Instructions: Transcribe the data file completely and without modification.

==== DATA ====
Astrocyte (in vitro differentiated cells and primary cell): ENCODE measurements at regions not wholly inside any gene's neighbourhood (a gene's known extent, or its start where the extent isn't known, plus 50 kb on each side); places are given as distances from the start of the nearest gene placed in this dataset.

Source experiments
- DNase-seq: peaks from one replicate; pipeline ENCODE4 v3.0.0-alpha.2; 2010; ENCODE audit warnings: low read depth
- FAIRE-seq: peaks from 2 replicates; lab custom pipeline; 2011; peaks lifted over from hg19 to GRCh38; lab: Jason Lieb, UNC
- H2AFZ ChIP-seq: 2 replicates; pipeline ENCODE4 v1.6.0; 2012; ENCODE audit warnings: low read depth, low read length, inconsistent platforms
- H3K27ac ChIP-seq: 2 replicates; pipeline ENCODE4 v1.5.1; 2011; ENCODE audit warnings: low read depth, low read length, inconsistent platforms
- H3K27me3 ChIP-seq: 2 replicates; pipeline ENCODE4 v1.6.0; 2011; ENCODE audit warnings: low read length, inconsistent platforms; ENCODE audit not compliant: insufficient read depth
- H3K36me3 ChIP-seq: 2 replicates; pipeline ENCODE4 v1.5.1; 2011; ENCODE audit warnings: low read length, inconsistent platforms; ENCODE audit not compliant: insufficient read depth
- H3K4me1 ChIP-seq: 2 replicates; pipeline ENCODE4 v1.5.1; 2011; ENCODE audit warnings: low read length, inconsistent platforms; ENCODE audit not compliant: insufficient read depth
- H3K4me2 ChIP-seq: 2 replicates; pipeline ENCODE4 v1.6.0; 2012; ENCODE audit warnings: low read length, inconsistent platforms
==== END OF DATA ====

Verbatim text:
Astrocyte (in vitro differentiated cells and primary cell): ENCODE measurements at regions not wholly inside any gene's neighbourhood (a gene's known extent, or its start where the extent isn't known, plus 50 kb on each side); places are given as distances from the start of the nearest gene placed in this dataset.

Source experiments
- DNase-seq: peaks from one replicate; pipeline ENCODE4 v3.0.0-alpha.2; 2010; ENCODE audit warnings: low read depth
- FAIRE-seq: peaks from 2 replicates; lab custom pipeline; 2011; peaks lifted over from hg19 to GRCh38; lab: Jason Lieb, UNC
- H2AFZ ChIP-seq: 2 replicates; pipeline ENCODE4 v1.6.0; 2012; ENCODE audit warnings: low read depth, low read length, inconsistent platforms
- H3K27ac ChIP-seq: 2 replicates; pipeline ENCODE4 v1.5.1; 2011; ENCODE audit warnings: low read depth, low read length, inconsistent platforms
- H3K27me3 ChIP-seq: 2 replicates; pipeline ENCODE4 v1.6.0; 2011; ENCODE audit warnings: low read length, inconsistent platforms; ENCODE audit not compliant: insufficient read depth
- H3K36me3 ChIP-seq: 2 replicates; pipeline ENCODE4 v1.5.1; 2011; ENCODE audit warnings: low read length, inconsistent platforms; ENCODE audit not compliant: insufficient read depth
- H3K4me1 ChIP-seq: 2 replicates; pipeline ENCODE4 v1.5.1; 2011; ENCODE audit warnings: low read length, inconsistent platforms; ENCODE audit not compliant: insufficient read depth
- H3K4me2 ChIP-seq: 2 replicates; pipeline ENCODE4 v1.6.0; 2012; ENCODE audit warnings: low read length, inconsistent platforms